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Environment

Neither the Elephants nor Their Memory

The death of a 15-year-old pregnant wild elephant from consuming an explosive-stuffed fruit in Kerala gained international attention and outrage (on Social Media). The elephant belonged to Silent Valley National Park (SVNP), Palakkad, and died in Velliyar river in Malappuram with its trunk in the water on May 27.

The autopsy conducted on the elephant found that the injuries she suffered were at least two weeks old. Issues of human-wildlife conflict in Kerala came to light when forest officials made it clear that that fruits filled with firecrackers are used as bait for wild boars.

Rumours that the elephant died in Malappuram, the only Muslim-majority district in Kerala, and that the elephant consumed a pineapple stuffed with live firecrackers, along with other accusations against the Muslim community in Malappuram showed the propaganda surrounding the issue. Kerala Forest Department (KFD) filed an FIR against unidentified persons on 28th May. Renjith, Animon and Sharath natives of Karavoor were arrested and produced at Punnala Model Forest Station on 10th June. 

Union Environment Minister Prakash Javadekar was quick to jump on the issue. On June 4th, he tweeted:

After this tweet, the central government took no further action except asking the Kerala government to look into the matter.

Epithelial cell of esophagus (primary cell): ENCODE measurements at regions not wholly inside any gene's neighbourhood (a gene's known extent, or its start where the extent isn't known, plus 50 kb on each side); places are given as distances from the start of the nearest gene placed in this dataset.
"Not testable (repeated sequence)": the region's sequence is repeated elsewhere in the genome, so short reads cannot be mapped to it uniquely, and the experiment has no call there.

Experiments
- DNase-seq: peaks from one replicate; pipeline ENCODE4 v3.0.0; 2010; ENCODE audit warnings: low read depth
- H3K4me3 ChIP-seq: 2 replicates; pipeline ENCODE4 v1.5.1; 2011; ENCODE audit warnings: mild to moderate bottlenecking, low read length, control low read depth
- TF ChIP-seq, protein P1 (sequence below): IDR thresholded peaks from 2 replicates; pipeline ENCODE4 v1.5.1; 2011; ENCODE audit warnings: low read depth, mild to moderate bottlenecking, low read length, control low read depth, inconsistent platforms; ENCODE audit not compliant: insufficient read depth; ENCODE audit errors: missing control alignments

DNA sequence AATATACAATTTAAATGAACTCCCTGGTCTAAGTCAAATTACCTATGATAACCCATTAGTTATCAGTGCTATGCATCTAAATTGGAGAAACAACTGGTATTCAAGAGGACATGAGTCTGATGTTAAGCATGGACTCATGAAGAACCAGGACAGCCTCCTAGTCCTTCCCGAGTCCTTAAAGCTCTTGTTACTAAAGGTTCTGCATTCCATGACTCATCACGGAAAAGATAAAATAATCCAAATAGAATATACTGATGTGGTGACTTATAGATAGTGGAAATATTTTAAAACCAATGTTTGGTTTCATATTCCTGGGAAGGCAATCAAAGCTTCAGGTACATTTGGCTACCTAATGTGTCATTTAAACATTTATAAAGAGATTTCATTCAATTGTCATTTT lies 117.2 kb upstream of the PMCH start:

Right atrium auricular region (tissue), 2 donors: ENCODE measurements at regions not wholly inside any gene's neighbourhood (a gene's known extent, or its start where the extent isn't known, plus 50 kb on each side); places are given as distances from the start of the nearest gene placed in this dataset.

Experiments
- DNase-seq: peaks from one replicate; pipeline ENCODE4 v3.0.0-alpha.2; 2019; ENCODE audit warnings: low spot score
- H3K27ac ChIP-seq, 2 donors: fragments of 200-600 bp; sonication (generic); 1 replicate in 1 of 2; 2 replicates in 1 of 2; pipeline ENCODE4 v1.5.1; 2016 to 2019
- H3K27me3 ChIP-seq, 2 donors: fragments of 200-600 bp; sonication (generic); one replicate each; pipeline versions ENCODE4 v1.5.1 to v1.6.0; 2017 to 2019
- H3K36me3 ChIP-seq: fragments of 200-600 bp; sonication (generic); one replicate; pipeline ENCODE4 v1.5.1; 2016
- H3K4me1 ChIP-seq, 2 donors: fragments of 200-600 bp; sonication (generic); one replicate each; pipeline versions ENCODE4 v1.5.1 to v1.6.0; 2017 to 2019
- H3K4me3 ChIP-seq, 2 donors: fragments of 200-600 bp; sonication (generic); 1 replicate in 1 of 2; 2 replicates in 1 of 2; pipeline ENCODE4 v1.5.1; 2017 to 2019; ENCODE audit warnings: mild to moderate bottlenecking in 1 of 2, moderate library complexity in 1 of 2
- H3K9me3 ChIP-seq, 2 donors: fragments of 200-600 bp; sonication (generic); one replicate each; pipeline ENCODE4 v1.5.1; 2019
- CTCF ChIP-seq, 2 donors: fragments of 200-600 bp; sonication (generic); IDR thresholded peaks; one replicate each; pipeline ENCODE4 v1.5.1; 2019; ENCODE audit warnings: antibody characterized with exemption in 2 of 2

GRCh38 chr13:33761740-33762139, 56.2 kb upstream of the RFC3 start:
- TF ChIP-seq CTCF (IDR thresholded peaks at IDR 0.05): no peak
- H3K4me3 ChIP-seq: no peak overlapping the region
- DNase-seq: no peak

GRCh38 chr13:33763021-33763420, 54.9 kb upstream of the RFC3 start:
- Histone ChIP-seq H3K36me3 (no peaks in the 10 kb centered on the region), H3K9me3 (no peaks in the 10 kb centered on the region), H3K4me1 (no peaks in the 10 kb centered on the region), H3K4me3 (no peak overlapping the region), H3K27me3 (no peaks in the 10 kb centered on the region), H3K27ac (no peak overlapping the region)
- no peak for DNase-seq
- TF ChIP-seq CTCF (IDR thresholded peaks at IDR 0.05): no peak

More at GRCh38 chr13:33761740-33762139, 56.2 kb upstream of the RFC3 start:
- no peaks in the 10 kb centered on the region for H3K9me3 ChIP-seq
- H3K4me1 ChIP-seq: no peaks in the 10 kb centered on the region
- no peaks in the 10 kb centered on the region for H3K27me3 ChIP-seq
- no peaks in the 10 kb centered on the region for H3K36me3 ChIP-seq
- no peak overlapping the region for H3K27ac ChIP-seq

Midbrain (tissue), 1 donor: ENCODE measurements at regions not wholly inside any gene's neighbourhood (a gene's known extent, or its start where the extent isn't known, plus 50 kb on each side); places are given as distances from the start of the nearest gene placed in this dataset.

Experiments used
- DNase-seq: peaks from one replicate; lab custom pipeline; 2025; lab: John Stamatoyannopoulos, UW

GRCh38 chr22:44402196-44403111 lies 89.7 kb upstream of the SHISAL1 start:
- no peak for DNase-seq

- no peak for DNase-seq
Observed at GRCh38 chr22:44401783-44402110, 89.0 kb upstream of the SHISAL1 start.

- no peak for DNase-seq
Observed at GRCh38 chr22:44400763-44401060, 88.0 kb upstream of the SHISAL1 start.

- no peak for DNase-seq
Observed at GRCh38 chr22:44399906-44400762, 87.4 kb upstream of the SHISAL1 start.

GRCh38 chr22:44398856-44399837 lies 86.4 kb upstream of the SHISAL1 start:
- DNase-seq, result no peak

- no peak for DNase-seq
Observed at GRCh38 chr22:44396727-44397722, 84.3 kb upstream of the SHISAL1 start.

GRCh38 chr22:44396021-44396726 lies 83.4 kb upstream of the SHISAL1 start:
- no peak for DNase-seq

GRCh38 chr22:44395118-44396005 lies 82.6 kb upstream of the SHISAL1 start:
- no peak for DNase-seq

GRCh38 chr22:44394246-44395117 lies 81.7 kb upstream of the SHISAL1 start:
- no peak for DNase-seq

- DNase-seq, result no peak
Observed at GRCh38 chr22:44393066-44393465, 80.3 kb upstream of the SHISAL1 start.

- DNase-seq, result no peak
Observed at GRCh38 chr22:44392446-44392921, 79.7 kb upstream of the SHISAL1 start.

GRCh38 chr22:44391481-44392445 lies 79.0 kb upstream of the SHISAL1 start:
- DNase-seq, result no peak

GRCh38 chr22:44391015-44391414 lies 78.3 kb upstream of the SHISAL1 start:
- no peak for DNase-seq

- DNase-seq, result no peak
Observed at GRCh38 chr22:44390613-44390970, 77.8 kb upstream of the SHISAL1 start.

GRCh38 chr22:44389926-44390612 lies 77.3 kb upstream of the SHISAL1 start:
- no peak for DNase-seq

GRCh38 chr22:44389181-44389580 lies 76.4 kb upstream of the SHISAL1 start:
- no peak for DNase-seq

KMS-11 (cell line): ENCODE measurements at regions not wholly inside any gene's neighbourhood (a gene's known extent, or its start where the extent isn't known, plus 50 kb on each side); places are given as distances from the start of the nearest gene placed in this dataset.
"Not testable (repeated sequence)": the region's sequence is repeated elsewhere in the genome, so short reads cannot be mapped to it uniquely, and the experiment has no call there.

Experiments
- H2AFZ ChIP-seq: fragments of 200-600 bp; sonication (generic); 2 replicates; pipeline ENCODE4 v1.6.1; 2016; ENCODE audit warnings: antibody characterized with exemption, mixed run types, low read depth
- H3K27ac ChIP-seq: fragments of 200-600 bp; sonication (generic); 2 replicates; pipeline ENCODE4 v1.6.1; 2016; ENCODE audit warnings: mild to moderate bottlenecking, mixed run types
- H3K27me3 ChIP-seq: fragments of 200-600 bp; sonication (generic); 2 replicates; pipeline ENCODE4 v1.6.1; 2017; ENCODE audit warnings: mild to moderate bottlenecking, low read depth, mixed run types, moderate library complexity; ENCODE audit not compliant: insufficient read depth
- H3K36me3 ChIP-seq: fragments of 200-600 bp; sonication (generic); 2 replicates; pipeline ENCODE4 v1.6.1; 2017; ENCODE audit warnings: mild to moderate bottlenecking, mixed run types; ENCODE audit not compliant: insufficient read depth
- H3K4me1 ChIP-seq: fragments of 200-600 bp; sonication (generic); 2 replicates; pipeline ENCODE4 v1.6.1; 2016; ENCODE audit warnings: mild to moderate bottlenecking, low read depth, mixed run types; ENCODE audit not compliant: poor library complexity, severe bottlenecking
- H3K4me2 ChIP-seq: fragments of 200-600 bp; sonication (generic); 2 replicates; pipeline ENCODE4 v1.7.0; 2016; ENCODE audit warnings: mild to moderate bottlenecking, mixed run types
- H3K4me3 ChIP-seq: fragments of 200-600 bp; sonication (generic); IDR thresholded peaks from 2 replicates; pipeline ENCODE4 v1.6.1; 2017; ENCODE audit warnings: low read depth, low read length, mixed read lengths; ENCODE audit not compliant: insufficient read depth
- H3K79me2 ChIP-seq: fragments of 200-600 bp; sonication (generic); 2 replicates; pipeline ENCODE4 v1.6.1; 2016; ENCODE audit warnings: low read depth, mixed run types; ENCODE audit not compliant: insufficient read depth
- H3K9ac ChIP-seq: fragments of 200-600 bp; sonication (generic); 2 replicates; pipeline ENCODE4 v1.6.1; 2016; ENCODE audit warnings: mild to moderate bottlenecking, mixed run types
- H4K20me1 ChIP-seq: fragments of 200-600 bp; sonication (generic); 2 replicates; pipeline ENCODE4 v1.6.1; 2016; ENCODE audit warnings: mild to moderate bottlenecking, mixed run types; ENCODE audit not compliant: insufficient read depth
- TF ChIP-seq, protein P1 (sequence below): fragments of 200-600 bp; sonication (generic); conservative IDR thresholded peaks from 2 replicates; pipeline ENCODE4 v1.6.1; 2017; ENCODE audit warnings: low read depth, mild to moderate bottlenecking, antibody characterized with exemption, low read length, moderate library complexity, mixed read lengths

The National Green Tribunal (NGT) on 5th June took Suo Motu cognisance of the death and formed a committee to probe the matter and submit an action taken report on 7th July. The NGT order elaborated and explained its actions, stating that the case had been registered in an effort to avoid similar incidents in the future provide a “long term strategy to reduce man-animal conflict in wildlife area or fringe village adjoining the forest area.”

The report to be submitted at the NGT will be of landmark value in shaping legal discourse around human-wildlife conflict. It may even further in reinforcing a mechanism to reduce or regulate human-wildlife conflict. 

A total of 373 elephants have died unnaturally in the last three years all over India. Sixty-two (62) died due to train accidents, two hundred and twenty-six (226) died due to electrocution, and fifty-nine (59) died due to poaching and twenty-six (26) died due to poisoning. In February 2019, Dr Mahesh Sharma, Minister of State in the Ministry of Environment, Forest and Climate Change responded with these stats at the Lok Sabha. The break-up of unnatural death shows all of them are occurrences of human interference or conflict in different ranges. The deaths point towards how elephants are possibly straying from familiar paths because of human-interferences.


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The Northeast Frontier Railway (NFR) in 2018 used ‘Plan Bee‘ to scare elephants away from train tracks, and won an innovative idea award and ₹3,00,000 for it. But recent claims say elephants have been getting accustomed to the sounds. Tamil Nadu forest department had installed infrared sensors to spot and drive them away from train tracks. The forest department of Uttarakhand has started using drones to track elephant movement. Despite these claims in 2019, there have been no reports on these plans after implementation.